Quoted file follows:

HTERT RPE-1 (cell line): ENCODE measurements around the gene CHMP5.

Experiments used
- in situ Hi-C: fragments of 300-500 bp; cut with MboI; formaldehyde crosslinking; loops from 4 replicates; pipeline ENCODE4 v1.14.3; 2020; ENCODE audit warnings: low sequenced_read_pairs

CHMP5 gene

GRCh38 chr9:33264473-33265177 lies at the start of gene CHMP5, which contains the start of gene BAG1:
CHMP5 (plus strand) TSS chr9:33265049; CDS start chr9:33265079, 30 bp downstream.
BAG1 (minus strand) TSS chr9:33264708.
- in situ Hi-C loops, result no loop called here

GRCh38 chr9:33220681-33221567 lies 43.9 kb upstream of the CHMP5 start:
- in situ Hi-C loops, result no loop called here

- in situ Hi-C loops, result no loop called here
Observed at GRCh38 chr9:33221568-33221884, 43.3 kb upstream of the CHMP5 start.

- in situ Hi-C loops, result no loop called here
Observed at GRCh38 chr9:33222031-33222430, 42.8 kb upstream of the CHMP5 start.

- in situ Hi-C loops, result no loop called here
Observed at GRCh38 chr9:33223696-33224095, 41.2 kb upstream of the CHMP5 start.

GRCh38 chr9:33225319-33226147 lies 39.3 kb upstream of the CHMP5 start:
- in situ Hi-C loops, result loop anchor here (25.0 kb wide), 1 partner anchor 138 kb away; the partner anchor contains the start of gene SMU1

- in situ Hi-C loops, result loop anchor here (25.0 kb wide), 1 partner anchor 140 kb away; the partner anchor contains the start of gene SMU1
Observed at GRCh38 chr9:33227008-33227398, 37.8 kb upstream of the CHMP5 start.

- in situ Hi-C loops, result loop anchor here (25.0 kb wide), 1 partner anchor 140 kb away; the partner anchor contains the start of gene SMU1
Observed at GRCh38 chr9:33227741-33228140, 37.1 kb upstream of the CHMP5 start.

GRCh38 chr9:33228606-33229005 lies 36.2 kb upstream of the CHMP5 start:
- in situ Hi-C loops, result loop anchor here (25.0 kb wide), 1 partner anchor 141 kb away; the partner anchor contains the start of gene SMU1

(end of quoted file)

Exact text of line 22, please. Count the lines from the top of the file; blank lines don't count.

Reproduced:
Observed at GRCh38 chr9:33227741-33228140, 37.1 kb upstream of the CHMP5 start.